The Cabin in the Woods

I have a question and the nature of that question may tell you more about the movie than you wish to know, if you’ve not seen it.

Okay, so we watched The Cabin in the Woods last night and we both thought it was terrific. But I keep seeing people say “Oh, well, it’s too bad that there couldn’t be a sequel, since the world ended at the end of the movie.” And this makes me think that either I am misunderstanding a basic premise of the movie or a lot of other people are. So, here is my question–is it not obvious that the people under the cabin are being fucked with in the exact same manner as the people in the cabin?

We see the people under the cabin changing the environment to manipulate the people in the cabin and we see that the people under the cabin encounter strange problems with the simulation this year–not just that no other place in the world has been able to do it, but that the wiring weirdly goes out on the landslide, and that dude’s pot made him able to see what was really going on instead of working on him how it should have.

Isn’t it then likely that, like clockwork, the sacrifices are designed to ratchet up? Every year, for years, the annual rituals work, but every… what?… thousand years or something, all the annual ritual fail and it has to go up a level–the ritual-holders must be sacrificed. And we are watching a movie about the sacrifice of the ritual-holders.

Another argument for there being a level above this one manipulating their outcome? The last shot. If everyone is dead and the camera room destroyed, from whose angle are we seeing the rising of the ancient god?

So, if sequels are, by definition, kind of terrible and ridiculous and more than and yet somehow less than their predecessor, isn’t it self-apparent that a sequel would just focus on the level of bureaucracy beyond the one we saw?

Anyway, I loved it. I thought it was really genius and uncomfortable and funny.

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5 thoughts on “The Cabin in the Woods

  1. Well. Now that you point it out it seems obvious. I don’t really buy your point about the last shot, but other than that it makes a lot of sense. Though if they did take this route for a sequel most people would see it as a sell-out just so they could get more money. (I haven’t seen the movie since it’s theatrical run so I’m a little fuzzy on details.)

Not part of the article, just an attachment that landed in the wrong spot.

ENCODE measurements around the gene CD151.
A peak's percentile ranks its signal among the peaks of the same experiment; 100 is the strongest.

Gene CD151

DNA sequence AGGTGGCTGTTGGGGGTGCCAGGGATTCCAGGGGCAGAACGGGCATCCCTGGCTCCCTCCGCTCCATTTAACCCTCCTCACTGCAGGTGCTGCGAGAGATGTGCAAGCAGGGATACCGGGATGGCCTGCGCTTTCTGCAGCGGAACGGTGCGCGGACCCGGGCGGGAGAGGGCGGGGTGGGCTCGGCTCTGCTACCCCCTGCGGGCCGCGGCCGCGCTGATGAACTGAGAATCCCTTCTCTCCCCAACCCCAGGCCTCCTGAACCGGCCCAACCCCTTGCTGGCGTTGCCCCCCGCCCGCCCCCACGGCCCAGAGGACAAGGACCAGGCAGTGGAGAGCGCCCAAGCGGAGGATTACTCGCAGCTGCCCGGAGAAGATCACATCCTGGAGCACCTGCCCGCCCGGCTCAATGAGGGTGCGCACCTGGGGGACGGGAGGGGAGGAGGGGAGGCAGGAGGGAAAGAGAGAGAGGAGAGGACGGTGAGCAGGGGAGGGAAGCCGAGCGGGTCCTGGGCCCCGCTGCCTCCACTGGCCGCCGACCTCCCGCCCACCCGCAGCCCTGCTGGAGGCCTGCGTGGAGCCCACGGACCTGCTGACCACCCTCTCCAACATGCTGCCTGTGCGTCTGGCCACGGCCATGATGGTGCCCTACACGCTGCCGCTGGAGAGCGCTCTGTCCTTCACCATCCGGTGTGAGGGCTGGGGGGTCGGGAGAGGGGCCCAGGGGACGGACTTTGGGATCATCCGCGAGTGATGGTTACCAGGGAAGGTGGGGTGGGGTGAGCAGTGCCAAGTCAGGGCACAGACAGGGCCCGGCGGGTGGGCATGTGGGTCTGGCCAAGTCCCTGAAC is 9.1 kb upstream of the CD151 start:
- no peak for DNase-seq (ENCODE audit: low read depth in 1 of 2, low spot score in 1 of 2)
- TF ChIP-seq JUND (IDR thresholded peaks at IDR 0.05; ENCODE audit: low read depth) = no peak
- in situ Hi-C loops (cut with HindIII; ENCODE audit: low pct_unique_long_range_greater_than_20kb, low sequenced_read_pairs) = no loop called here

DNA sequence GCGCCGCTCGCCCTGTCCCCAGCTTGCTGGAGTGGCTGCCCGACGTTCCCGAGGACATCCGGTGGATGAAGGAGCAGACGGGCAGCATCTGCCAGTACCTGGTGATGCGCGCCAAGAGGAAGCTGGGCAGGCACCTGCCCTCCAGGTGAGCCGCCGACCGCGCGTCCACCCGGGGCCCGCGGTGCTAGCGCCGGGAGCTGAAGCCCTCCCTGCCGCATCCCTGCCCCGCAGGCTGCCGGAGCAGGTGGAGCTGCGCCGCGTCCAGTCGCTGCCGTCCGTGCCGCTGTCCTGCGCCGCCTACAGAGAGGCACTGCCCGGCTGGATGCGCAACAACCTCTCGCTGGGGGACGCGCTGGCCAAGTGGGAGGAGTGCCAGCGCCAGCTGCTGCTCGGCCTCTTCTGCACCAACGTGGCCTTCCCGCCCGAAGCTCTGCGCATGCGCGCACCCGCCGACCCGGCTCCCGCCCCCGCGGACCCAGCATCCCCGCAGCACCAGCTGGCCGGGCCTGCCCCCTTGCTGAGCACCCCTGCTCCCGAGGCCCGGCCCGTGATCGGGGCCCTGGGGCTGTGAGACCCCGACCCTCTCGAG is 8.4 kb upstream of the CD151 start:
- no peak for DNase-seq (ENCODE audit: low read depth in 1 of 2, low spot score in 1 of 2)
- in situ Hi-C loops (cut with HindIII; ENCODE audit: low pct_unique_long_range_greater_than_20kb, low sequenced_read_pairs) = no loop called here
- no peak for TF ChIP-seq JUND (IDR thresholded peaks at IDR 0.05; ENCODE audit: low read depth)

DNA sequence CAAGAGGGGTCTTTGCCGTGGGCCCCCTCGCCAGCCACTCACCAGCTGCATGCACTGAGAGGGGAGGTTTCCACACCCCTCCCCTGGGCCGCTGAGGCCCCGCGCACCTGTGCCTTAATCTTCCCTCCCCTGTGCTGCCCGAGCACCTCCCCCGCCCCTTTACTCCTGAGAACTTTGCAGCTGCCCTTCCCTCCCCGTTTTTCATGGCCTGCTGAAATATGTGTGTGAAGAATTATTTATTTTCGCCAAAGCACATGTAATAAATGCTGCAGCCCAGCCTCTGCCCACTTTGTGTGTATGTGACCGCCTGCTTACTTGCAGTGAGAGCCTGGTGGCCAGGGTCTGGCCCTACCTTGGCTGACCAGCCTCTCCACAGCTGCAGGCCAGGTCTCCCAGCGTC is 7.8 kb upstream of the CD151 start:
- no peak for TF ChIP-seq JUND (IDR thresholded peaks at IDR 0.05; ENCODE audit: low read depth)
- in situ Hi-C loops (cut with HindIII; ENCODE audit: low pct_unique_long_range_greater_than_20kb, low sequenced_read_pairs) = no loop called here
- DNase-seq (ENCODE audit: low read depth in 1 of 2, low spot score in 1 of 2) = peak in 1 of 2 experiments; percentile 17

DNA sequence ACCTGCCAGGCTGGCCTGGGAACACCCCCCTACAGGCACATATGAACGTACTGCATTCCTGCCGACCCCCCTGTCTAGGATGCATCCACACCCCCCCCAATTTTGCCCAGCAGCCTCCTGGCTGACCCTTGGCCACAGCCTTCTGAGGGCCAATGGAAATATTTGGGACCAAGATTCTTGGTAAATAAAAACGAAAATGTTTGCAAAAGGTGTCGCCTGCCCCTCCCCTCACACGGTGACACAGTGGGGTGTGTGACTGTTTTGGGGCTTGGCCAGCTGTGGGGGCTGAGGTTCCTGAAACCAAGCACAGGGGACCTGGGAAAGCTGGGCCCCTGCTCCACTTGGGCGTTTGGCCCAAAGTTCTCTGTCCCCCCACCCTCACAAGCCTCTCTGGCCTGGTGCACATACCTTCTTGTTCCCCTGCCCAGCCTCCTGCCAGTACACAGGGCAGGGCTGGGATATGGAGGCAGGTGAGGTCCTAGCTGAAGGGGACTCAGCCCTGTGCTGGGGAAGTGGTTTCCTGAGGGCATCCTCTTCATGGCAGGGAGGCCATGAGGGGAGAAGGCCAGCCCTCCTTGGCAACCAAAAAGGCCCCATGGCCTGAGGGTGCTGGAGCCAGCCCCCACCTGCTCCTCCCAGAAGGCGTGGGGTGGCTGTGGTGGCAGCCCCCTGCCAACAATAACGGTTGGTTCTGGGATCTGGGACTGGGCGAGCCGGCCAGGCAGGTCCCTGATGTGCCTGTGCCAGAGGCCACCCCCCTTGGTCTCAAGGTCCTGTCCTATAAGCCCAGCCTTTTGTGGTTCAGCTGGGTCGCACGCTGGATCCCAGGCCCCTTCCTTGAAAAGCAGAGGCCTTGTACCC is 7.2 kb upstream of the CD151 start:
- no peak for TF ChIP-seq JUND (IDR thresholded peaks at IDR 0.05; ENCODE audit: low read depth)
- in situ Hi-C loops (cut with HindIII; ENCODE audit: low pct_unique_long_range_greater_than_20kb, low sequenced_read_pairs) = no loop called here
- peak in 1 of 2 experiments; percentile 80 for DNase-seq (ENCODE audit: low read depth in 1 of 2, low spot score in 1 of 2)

2. Yeah, but so much of The Cabin in the Woods is a comment on people’s relationship to movies that a sequel that keeps in mind that some sequels just seem sell-out-y might be really interesting (to me, anyway).

  3. The kid gives the last line (or so) of the movie, and I’m paraphrasing, “Wouldn’t it have been cool to see it go down?” There’s no sequel because we, and our POV for it, won’t be around. Now I’m sure some Canadian company that has a contract with Syfy might take a shot at a sequel, but that would just be sad. Then again, I initially thought that the Bad Robot dudes intended that we, the viewers, are the Ancients, so a sequel would fit right in (it’s the Ancients’ POV at the end, to answer your question).

    What’s it going to be about, though? Surviving the apocalypse with a lot of stop-motion giants crushing things? Putting the world back to the way it was?

    The glitch alone doesn’t sell me on your premise. Even if you add the fool’s weed vision, I still can’t go there.

  4. Reading the above, that was really disjointed, sorry, but of course the movie works as the thrill-ride-of-the-summer and we sympathize with the kids and thematically as a commentary on our demands of modern horror/slasher movies where we are the Ancients.

  5. Yes, but, just to use a loose landmark, only the people behind the barrier Thor accidentally kills himself against are shown to be affected by the apocalypse. We see NO evidence in the movie that the actual world is ending and not just the world within that barrier. So, that leaves open a sequel possibility assuming that we can go up a layer in the onion, where another level of bureaucrats laughs about killing all those fools with “the ancients.”

    But I do agree that we’re supposed to be lovingly indicted by the film as the Ancients, who desire a certain kind of regular sacrificed.

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